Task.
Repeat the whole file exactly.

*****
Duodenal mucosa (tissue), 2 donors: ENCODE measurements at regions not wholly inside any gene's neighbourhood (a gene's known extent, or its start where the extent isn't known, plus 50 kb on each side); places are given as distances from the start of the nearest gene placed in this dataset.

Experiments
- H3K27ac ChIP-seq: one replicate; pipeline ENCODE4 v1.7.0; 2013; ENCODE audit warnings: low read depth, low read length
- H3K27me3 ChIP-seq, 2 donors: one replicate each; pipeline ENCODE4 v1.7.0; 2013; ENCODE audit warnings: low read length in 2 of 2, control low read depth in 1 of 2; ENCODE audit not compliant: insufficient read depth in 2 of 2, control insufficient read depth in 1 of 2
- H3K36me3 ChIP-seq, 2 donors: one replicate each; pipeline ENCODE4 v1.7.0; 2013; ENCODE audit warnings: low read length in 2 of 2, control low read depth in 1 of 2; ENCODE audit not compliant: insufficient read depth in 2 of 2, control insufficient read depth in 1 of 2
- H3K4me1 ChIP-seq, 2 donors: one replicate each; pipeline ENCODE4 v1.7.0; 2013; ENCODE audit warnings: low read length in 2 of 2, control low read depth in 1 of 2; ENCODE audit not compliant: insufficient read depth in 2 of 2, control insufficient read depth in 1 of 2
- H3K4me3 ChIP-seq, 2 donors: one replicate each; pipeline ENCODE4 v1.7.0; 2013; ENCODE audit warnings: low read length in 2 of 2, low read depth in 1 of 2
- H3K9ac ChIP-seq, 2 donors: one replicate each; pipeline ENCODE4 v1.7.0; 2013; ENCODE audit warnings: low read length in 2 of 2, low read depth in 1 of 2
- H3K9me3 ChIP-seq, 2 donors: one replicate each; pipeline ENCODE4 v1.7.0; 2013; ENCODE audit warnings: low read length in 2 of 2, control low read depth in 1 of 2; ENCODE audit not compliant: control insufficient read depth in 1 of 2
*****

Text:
Duodenal mucosa (tissue), 2 donors: ENCODE measurements at regions not wholly inside any gene's neighbourhood (a gene's known extent, or its start where the extent isn't known, plus 50 kb on each side); places are given as distances from the start of the nearest gene placed in this dataset.

Experiments
- H3K27ac ChIP-seq: one replicate; pipeline ENCODE4 v1.7.0; 2013; ENCODE audit warnings: low read depth, low read length
- H3K27me3 ChIP-seq, 2 donors: one replicate each; pipeline ENCODE4 v1.7.0; 2013; ENCODE audit warnings: low read length in 2 of 2, control low read depth in 1 of 2; ENCODE audit not compliant: insufficient read depth in 2 of 2, control insufficient read depth in 1 of 2
- H3K36me3 ChIP-seq, 2 donors: one replicate each; pipeline ENCODE4 v1.7.0; 2013; ENCODE audit warnings: low read length in 2 of 2, control low read depth in 1 of 2; ENCODE audit not compliant: insufficient read depth in 2 of 2, control insufficient read depth in 1 of 2
- H3K4me1 ChIP-seq, 2 donors: one replicate each; pipeline ENCODE4 v1.7.0; 2013; ENCODE audit warnings: low read length in 2 of 2, control low read depth in 1 of 2; ENCODE audit not compliant: insufficient read depth in 2 of 2, control insufficient read depth in 1 of 2
- H3K4me3 ChIP-seq, 2 donors: one replicate each; pipeline ENCODE4 v1.7.0; 2013; ENCODE audit warnings: low read length in 2 of 2, low read depth in 1 of 2
- H3K9ac ChIP-seq, 2 donors: one replicate each; pipeline ENCODE4 v1.7.0; 2013; ENCODE audit warnings: low read length in 2 of 2, low read depth in 1 of 2
- H3K9me3 ChIP-seq, 2 donors: one replicate each; pipeline ENCODE4 v1.7.0; 2013; ENCODE audit warnings: low read length in 2 of 2, control low read depth in 1 of 2; ENCODE audit not compliant: control insufficient read depth in 1 of 2